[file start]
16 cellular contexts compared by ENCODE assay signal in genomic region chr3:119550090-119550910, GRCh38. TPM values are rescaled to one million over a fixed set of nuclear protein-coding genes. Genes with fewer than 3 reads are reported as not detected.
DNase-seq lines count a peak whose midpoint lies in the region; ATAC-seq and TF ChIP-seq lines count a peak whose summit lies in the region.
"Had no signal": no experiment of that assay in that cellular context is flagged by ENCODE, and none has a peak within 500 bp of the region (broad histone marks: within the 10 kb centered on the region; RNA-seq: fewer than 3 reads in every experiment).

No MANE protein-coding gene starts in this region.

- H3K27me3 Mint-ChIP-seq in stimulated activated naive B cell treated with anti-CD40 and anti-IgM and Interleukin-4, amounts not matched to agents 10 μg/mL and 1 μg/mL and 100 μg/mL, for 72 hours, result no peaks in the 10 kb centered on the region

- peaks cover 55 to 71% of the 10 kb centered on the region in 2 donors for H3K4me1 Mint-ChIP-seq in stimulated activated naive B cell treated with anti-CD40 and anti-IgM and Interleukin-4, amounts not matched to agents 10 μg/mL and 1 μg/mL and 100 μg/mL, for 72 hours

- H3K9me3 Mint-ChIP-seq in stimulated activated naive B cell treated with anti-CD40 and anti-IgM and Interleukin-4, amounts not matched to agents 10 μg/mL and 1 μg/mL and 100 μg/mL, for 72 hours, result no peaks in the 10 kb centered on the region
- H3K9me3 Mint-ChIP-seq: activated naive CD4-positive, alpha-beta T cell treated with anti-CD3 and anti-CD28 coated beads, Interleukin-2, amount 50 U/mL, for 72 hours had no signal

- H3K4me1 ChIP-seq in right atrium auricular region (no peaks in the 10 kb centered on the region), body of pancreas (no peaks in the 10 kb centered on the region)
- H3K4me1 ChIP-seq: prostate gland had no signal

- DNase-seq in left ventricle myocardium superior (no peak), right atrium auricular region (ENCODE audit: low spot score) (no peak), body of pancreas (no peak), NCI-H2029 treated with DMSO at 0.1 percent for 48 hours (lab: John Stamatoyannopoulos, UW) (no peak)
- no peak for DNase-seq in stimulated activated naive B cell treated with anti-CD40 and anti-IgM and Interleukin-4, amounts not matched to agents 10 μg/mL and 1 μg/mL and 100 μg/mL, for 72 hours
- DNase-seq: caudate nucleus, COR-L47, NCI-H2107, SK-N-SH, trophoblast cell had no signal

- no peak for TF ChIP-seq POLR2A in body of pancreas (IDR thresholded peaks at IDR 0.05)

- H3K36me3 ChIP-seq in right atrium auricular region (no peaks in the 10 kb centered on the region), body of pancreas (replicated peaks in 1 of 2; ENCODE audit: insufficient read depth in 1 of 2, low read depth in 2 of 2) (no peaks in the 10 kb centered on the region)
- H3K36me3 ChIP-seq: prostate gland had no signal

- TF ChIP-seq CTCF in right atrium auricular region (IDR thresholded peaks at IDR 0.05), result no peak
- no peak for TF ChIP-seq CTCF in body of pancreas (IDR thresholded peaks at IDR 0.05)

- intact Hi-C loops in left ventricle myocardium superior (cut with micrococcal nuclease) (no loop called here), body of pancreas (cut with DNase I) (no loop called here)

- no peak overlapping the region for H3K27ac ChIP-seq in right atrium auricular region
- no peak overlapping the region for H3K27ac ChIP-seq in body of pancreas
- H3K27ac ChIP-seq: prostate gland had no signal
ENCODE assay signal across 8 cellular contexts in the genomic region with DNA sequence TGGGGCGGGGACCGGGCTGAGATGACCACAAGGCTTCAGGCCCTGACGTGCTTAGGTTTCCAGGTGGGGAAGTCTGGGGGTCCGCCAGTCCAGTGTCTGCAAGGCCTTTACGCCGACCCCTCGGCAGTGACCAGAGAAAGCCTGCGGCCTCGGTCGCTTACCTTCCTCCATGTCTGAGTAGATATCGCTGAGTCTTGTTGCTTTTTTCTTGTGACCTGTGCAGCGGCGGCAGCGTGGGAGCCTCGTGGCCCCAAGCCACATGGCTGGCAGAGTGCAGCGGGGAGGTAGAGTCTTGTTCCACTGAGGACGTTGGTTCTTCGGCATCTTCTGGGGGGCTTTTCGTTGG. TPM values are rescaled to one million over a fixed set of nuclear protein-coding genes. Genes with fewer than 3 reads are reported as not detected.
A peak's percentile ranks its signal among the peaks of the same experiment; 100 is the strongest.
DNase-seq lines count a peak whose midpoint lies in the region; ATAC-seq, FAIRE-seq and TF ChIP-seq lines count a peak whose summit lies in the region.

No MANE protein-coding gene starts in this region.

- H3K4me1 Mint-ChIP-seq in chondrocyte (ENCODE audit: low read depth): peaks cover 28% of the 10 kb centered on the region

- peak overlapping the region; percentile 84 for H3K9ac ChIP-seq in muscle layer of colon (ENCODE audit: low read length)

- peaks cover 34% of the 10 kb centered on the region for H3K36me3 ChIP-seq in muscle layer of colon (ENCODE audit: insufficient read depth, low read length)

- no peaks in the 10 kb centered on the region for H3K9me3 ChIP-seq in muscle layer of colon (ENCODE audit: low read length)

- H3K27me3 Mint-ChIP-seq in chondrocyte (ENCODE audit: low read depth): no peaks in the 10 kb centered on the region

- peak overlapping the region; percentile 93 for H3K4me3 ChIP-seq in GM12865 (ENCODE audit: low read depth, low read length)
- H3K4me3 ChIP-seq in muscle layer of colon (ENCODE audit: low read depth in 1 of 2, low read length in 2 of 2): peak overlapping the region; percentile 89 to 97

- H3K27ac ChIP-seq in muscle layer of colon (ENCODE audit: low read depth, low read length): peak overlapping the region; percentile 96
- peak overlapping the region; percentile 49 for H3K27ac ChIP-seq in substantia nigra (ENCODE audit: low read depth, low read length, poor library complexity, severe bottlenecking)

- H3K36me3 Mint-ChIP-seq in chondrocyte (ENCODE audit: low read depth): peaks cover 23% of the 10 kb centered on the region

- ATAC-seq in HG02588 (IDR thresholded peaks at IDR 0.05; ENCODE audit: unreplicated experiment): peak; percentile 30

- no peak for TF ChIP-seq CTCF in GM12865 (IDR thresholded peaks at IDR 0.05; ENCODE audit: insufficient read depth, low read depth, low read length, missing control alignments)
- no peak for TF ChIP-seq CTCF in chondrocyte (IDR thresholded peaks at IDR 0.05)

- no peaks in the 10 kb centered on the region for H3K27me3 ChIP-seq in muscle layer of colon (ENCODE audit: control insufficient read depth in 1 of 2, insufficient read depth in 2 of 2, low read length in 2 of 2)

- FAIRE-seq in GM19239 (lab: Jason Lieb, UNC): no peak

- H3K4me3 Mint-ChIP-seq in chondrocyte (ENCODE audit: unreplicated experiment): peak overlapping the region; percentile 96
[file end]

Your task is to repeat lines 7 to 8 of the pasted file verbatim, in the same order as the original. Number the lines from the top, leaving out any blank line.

- H3K9me3 Mint-ChIP-seq in stimulated activated naive B cell treated with anti-CD40 and anti-IgM and Interleukin-4, amounts not matched to agents 10 μg/mL and 1 μg/mL and 100 μg/mL, for 72 hours, result no peaks in the 10 kb centered on the region
- H3K9me3 Mint-ChIP-seq: activated naive CD4-positive, alpha-beta T cell treated with anti-CD3 and anti-CD28 coated beads, Interleukin-2, amount 50 U/mL, for 72 hours had no signal